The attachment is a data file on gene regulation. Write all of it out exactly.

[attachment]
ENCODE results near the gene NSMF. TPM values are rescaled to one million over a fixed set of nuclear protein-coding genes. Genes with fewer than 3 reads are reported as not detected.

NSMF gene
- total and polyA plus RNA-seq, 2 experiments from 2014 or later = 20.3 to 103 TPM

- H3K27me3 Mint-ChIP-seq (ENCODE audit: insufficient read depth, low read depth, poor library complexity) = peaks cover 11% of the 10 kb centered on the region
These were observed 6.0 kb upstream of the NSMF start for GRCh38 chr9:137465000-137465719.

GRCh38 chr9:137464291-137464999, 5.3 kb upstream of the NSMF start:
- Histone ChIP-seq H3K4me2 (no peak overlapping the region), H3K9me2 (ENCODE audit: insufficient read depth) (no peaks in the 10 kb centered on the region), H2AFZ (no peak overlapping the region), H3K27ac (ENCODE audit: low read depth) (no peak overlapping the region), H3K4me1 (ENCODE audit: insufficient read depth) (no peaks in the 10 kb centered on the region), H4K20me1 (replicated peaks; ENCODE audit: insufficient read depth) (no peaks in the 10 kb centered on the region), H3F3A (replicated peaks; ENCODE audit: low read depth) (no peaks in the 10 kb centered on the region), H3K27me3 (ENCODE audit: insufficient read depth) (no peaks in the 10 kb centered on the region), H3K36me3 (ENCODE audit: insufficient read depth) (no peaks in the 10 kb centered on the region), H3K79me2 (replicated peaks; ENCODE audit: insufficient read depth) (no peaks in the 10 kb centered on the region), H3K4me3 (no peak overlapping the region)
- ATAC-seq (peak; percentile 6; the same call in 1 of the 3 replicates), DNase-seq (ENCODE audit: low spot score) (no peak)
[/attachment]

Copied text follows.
ENCODE results near the gene NSMF. TPM values are rescaled to one million over a fixed set of nuclear protein-coding genes. Genes with fewer than 3 reads are reported as not detected.

NSMF gene
- total and polyA plus RNA-seq, 2 experiments from 2014 or later = 20.3 to 103 TPM

- H3K27me3 Mint-ChIP-seq (ENCODE audit: insufficient read depth, low read depth, poor library complexity) = peaks cover 11% of the 10 kb centered on the region
These were observed 6.0 kb upstream of the NSMF start for GRCh38 chr9:137465000-137465719.

GRCh38 chr9:137464291-137464999, 5.3 kb upstream of the NSMF start:
- Histone ChIP-seq H3K4me2 (no peak overlapping the region), H3K9me2 (ENCODE audit: insufficient read depth) (no peaks in the 10 kb centered on the region), H2AFZ (no peak overlapping the region), H3K27ac (ENCODE audit: low read depth) (no peak overlapping the region), H3K4me1 (ENCODE audit: insufficient read depth) (no peaks in the 10 kb centered on the region), H4K20me1 (replicated peaks; ENCODE audit: insufficient read depth) (no peaks in the 10 kb centered on the region), H3F3A (replicated peaks; ENCODE audit: low read depth) (no peaks in the 10 kb centered on the region), H3K27me3 (ENCODE audit: insufficient read depth) (no peaks in the 10 kb centered on the region), H3K36me3 (ENCODE audit: insufficient read depth) (no peaks in the 10 kb centered on the region), H3K79me2 (replicated peaks; ENCODE audit: insufficient read depth) (no peaks in the 10 kb centered on the region), H3K4me3 (no peak overlapping the region)
- ATAC-seq (peak; percentile 6; the same call in 1 of the 3 replicates), DNase-seq (ENCODE audit: low spot score) (no peak)